Cell phone that is a bang for your buck
Today everything is about messaging and web connection in addition to having a cell phone to provide it to you, on the go. There are various brands offering the service of a data plan in a cell phone. The question is which one to opt for. I am reviewing Virgin mobile phones and the plans offered by them. I think they provide good deals. Some history first..
Virgin Mobile is a UK based mobile phone company that has expanded into U.S. the service and 3G. It owns several brands in addition to Virgin Mobile. They are Virgin Atlantic, Virgin Megastores and Virgin Pulse.
Virgin Mobile phones have three main plans. All the plans include unlimited text, email, data and web service. You can either opt for the pay by the minute or take the pay by the month plan. It is very easy to add minutes as the refill cards are available at retail locations across the nation. It provides nationwide coverage, including all 50 States, Puerto Rico and the U.S. Virgin Islands. Moreover, there is no activation fee, early termination, or roaming changes. Long distance calls are treated the same as regular calls. Call waiting, caller ID and voice mail are the calling features provided in the service. Phones are lightweight with a great battery life. They definitely provide cheap service compared to most providers in the market. The company also provides you the cheapest international rate. In all, it is definitely a dominant prepaid carrier offering a wide variety of handsets and services for a young, tech savvy audience. They offers loads of wallpapers, ringtones and ringback tones to reveal their users’ personalities. Games and other apps are also prominently featured. Music and video apps include Headliner, Song ID and Video Player.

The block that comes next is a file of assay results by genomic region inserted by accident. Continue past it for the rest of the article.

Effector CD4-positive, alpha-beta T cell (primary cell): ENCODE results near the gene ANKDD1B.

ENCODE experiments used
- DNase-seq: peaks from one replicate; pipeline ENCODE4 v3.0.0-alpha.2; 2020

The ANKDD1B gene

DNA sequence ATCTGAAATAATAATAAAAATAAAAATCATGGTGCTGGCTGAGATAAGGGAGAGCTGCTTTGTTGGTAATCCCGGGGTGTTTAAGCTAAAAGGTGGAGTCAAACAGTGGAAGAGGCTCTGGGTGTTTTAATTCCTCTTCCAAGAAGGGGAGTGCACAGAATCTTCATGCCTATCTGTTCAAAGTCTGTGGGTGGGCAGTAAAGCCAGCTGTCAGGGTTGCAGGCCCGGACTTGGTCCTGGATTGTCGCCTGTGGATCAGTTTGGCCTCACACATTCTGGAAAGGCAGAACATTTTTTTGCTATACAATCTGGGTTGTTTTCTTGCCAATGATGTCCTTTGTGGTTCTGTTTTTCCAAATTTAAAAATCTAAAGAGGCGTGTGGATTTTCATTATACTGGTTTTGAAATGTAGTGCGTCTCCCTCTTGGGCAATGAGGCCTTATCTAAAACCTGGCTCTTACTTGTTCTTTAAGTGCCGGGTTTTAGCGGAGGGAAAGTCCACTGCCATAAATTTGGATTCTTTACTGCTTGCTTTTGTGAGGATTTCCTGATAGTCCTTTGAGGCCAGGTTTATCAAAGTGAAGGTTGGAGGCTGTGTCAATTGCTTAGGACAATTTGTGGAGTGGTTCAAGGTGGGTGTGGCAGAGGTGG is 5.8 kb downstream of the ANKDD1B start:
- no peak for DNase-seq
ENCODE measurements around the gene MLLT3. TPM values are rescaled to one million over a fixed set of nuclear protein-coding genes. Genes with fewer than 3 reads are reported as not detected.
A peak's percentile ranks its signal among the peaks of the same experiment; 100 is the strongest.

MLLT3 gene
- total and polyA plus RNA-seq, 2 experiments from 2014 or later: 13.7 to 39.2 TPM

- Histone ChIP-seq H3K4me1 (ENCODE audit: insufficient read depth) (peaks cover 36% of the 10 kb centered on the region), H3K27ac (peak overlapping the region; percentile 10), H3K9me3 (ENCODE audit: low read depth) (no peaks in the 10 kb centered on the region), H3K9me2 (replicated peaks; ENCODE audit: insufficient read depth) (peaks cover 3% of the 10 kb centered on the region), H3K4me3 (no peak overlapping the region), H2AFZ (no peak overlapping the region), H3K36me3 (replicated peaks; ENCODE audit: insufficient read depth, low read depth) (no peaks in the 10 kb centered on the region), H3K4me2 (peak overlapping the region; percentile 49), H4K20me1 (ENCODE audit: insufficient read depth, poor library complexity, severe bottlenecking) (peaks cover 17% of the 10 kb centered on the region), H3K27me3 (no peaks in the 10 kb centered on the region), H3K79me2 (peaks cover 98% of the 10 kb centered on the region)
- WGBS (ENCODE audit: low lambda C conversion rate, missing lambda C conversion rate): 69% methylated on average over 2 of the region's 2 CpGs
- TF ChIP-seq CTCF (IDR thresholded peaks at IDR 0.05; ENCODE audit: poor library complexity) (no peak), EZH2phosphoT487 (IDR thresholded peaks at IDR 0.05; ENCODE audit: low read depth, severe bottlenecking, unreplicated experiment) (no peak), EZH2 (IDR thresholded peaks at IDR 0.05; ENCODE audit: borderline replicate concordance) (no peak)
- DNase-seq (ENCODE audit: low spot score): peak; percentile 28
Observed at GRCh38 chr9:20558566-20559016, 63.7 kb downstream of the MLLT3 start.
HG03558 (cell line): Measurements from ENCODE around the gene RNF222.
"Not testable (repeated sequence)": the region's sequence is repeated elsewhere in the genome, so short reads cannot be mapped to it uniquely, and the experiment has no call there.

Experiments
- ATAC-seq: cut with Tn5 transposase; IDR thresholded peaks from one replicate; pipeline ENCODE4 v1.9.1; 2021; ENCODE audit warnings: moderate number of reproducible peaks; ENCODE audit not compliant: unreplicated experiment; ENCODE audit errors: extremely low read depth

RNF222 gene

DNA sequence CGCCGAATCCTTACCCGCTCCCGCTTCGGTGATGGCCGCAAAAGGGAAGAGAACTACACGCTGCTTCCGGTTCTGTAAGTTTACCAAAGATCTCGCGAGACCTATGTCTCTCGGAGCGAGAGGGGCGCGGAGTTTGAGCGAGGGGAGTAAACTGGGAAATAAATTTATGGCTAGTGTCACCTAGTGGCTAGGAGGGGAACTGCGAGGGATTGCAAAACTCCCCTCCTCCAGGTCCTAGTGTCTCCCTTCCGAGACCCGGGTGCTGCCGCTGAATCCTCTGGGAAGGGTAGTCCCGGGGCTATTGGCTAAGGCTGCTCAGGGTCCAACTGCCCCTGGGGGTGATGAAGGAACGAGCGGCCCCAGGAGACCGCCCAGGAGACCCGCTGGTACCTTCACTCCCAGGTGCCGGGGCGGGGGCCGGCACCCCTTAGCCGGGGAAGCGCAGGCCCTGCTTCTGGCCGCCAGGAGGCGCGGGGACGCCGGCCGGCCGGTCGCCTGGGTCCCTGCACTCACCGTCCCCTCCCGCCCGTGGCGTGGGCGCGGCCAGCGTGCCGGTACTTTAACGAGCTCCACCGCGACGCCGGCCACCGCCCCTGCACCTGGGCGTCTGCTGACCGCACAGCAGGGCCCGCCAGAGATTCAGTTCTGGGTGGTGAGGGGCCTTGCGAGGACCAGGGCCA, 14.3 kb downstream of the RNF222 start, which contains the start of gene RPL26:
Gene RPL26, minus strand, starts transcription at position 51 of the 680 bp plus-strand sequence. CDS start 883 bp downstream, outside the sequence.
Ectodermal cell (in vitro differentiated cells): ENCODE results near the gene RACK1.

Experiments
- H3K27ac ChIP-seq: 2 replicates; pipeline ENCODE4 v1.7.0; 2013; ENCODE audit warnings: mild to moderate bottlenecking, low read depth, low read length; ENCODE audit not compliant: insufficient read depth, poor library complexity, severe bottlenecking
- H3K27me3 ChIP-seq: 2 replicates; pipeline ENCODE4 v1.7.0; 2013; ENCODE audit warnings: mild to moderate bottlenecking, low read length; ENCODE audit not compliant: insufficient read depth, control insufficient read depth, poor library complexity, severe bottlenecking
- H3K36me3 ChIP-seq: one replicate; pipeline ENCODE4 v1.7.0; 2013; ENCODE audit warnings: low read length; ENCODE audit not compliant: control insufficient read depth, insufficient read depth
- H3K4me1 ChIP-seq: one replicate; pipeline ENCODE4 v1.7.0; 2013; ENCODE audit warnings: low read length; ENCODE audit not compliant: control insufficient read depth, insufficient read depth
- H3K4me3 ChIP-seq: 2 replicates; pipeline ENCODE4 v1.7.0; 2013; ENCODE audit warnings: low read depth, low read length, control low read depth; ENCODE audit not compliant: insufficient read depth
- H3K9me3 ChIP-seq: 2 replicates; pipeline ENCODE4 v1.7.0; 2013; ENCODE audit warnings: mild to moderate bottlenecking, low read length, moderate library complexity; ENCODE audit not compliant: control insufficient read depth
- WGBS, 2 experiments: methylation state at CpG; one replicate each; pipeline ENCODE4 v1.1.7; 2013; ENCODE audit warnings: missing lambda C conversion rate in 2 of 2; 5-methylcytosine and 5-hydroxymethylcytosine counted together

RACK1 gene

Cons: The customer service experience of many people has been unsatisfactory. Additionally, they do not have a “call blocking” feature. In the pre-paid plan, if you do not add airtime to your phone every 90 days, your phone will be canceled and you will lose your number.
With its data and message-centric structure, the service would be ideal for the younger users, but might not be of much interest to others.